The Arc de Triomphe Paris, the most monumental of all triumphal arches, was built between 1806 and 1836. Even though there were many modifications from the original plans, reflecting political changes and power struggles, the Arch still retains the essence of the original concept which was a powerful, unified ensemble.
The Arc de Triomphe stands at the centre of the Place Charles de Gaulle, also known as the "Place de l'Étoile". It’s located at the western end of the Champs-Élysées. The arches whole decorative style is entirely of the tradition of sculpture from the first half of the nineteenth century.
The triumphal arch is in honor of those who fought for France, in particular, those who fought during the Napoleonic Wars. Engraved on the inside and at the top of the arch are all of the names of the generals and wars fought. There are inscriptions in the ground underneath the vault of the arch which include the Tomb of the Unknown Soldier from World War I where the Memorial Flame burns and have made the Arc de Triomphe Paris a revered patriotic site.
The monument is considered the linchpin of the historic axis (L'Axe historique) — a sequence of monuments and grand thoroughfares on a route which stretches from the courtyard of the Louvre Palace to the outskirts of Paris.
Groups, friezes, figures and bas-reliefs are the signature works of James Pradier, Antoine Etex and Jean-Pierre Cortot. But there is no question that the most celebrated sculpture is the work of Francois Rude: La Marseillaise.
The Arc de Triomphe stands 49.5 m (162 ft) tall, 45 m (150 ft) wide and 22 m (72 ft) deep. The vault is 29.19 m (95.8 ft) high and 14.62 m (48.0 ft) wide. The smaller vault is 18.68 m (61.3 ft) high and 8.44 m (27.7 ft) wide.
Two years after the inhumation of the Unknown Soldier, journalist and poet Gabriel Boissy launched the idea of a Memorial Flame, which immediately received enthusiastic public approbation. With active support from Andre Maginot 9then Minister of War), Leon berard (Minister of State Education), and Paul Leon (Director of Fine Arts), the project advanced rapidly.
Edgar Brandt, a wroughtiron craftsman, was selected to execute the torch, designed by architect Henri Favier: a circular bronze shield at the centre of which opened a cannon muzzle from which radiated a frieze of swords. On 11 November 1923, surrounded by a multitude of former combatants, Maginot ignited the flame for the first time. Since that moment, the flame has never been extinguished.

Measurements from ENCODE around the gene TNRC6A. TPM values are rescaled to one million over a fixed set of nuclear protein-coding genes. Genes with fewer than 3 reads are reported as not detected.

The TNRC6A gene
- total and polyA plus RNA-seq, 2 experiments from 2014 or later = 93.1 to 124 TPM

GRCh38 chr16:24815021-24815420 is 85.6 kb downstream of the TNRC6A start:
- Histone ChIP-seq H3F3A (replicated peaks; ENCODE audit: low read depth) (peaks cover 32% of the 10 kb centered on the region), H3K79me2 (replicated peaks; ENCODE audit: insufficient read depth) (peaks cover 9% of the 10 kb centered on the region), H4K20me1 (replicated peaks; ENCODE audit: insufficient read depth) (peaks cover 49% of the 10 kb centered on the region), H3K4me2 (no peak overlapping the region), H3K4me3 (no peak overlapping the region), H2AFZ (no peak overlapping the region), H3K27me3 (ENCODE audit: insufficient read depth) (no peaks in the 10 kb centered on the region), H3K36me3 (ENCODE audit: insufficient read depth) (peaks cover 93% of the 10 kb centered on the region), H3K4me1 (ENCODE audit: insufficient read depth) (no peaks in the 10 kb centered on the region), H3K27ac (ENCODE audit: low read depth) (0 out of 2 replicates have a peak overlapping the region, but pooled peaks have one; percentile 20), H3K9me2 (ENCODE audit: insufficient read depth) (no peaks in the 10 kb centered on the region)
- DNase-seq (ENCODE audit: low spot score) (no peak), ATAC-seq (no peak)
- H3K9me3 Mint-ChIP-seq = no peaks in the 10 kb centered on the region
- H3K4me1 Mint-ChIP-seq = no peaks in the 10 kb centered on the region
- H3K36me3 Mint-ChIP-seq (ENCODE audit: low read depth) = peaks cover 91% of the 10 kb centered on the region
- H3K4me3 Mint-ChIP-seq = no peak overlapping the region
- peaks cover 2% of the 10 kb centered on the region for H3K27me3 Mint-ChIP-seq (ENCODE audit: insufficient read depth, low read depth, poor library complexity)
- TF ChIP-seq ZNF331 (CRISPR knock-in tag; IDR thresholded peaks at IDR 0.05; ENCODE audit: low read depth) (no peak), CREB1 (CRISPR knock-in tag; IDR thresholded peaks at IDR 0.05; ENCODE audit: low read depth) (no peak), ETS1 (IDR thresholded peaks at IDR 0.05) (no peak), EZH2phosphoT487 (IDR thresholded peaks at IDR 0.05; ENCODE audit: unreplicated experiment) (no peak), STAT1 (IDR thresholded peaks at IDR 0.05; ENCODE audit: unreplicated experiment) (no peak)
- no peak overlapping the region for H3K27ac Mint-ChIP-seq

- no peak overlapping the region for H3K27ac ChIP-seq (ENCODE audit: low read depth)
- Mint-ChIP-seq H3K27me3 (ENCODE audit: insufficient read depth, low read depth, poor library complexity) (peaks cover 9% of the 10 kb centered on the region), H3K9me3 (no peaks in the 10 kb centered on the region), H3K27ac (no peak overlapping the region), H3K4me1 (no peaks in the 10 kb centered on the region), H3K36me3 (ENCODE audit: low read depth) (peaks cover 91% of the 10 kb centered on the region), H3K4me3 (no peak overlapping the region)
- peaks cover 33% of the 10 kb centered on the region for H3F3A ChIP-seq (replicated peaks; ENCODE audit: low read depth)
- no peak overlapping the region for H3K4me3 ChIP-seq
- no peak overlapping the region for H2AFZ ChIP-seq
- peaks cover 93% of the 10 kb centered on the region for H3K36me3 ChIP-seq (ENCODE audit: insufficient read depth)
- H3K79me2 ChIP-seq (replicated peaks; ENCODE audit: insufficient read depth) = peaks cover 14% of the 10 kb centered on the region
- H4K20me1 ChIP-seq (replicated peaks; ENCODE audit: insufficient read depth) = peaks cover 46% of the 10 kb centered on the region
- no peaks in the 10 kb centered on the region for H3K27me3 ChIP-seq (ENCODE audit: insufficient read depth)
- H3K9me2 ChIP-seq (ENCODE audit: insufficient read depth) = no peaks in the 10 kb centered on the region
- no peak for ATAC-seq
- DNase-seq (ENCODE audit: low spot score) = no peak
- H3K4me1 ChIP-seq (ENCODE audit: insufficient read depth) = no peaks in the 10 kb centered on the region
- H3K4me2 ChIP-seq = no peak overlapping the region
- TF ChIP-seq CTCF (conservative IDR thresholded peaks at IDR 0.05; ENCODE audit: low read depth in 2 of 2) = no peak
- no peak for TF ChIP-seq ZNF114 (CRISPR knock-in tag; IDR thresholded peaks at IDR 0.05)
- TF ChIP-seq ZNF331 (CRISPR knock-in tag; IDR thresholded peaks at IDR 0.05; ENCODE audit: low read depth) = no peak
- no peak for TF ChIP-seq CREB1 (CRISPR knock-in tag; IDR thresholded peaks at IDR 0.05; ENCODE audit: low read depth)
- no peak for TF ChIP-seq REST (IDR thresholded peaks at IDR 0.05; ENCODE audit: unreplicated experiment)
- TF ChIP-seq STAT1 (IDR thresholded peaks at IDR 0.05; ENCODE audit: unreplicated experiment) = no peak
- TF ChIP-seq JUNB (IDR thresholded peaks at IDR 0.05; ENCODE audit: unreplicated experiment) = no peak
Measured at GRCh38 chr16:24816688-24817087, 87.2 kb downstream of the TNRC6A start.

A daily ritual pays tribute to the Great Dead: each evening, at six-thirty, a flame is rekindled by one of the nine hundred associations of former combatants regrouped under the association La Flamme sous l’Arc de Triomphe. During the Occupation, this daily kindling rite was performed unperturbed. On 26 August 1844 at three o’clock in the afternoon, before descending triumphantly down to Champs-Elysees within liberated Paris, general Charles de Gaulle came to lay down the white-flowered Cross of Lorraine on the Tomb of the unknown Soldier. Since then, the Arc de Triomphe has provided the framework for all great national celebrations: 11 November, 8 May, and, of course, the national fete of 14 July.
Beginning in 1916, an idea developed to open the doors of the Pantheon so that people could view “one of the unknown soldiers who died valiantly for his country” and on whose tomb would be inscribed just two words, “A Soldier”, and the date, “1914-191?”.
Espoused in 1918 and supported by a fervent press campaign, the proposition was ultimately accepted. On 12 November 1919, the Chamber of Deputies decided that the anonymous remains of the French soldier killed in combat would be transferred to the Pantheon. Meanwhile, associations of former combatants challenged the choice of the site, preferring to affirm the exceptional character of his death, symbol of the hundreds of thousands of others killed in action. The author Binet-Valmer led a virulent campaign to entomb this Unknown Soldier under the Arc de Triomphe.
On 8 November 1920, the deputies unanimously voted in a law, equally approved unanimously by the Senate, which awarded the honours of the Pantheon “to the remains of one 1914-1918 war”. At three o’clock in the afternoon on 10 November 1920, in a blockhouse at the Verdun citadel transformed into a chapel, a young infantry-man laid down a bouquet of flowers (gathered from the battlefield of Verdun) on one of eight identical coffins brought back from different zones at the Front: Flanders, Artois, the Somme. Ili-de-France, Chemin-des-Dames, Shampagne, Verdun, Lorraine. On 11 November, the tank transporting Leon Gambetta’s heart and the gun carriage bearing the Unknown Soldier’s remains rejoined the Arc de Triomphe.
The catafalque of the Unknown Soldier was lifted into one of the interior chambers of the edifice. A permanent guard was organized until the final humiliation on 28 January 1921 at the centre point of the principal arch facing upon the Champa-Elysees. In the presence of British Prime Minister Lloyd George, Marshall Foch, Joffre, and Petain, and all government, the Minister of War Louis Barthou laid down the Legion of Honor, the Military Medal, and the Military Cross on the tri-color flag covering the coffin, in “supreme homage from the country to the humble and anonymous heroes who fell for her”. Following this ceremony, the Unknown Soldier was at last placed in his tomb where he remains today.